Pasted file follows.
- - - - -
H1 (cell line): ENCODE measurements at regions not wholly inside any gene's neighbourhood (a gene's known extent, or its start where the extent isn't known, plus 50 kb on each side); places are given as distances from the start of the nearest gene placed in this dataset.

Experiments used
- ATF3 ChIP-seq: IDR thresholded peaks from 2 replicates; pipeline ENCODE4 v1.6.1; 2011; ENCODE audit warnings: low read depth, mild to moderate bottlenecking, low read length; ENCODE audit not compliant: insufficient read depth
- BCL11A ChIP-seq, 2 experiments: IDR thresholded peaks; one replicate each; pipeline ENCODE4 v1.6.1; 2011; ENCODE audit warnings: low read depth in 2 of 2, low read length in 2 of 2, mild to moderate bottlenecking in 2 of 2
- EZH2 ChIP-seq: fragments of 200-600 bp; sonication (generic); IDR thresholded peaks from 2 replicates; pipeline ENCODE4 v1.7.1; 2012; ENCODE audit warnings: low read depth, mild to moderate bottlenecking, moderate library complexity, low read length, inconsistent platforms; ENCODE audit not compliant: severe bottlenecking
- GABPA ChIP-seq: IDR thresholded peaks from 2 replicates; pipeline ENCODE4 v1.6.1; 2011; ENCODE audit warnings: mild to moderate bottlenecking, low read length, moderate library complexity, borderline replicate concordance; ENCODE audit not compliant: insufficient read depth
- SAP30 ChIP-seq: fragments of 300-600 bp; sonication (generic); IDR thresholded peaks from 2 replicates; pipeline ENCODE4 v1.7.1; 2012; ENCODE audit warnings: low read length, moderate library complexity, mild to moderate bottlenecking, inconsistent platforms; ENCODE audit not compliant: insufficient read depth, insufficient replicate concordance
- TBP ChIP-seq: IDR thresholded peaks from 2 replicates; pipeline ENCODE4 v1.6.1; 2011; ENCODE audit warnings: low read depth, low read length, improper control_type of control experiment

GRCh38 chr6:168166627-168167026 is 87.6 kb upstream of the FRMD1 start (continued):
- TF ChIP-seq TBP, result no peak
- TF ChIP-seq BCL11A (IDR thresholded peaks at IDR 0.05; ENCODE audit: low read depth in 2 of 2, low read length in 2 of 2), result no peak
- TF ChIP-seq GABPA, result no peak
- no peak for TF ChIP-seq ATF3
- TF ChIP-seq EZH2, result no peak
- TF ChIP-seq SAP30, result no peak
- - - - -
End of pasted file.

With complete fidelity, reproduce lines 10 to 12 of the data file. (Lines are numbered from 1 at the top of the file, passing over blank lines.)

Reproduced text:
- TF ChIP-seq TBP, result no peak
- TF ChIP-seq BCL11A (IDR thresholded peaks at IDR 0.05; ENCODE audit: low read depth in 2 of 2, low read length in 2 of 2), result no peak
- TF ChIP-seq GABPA, result no peak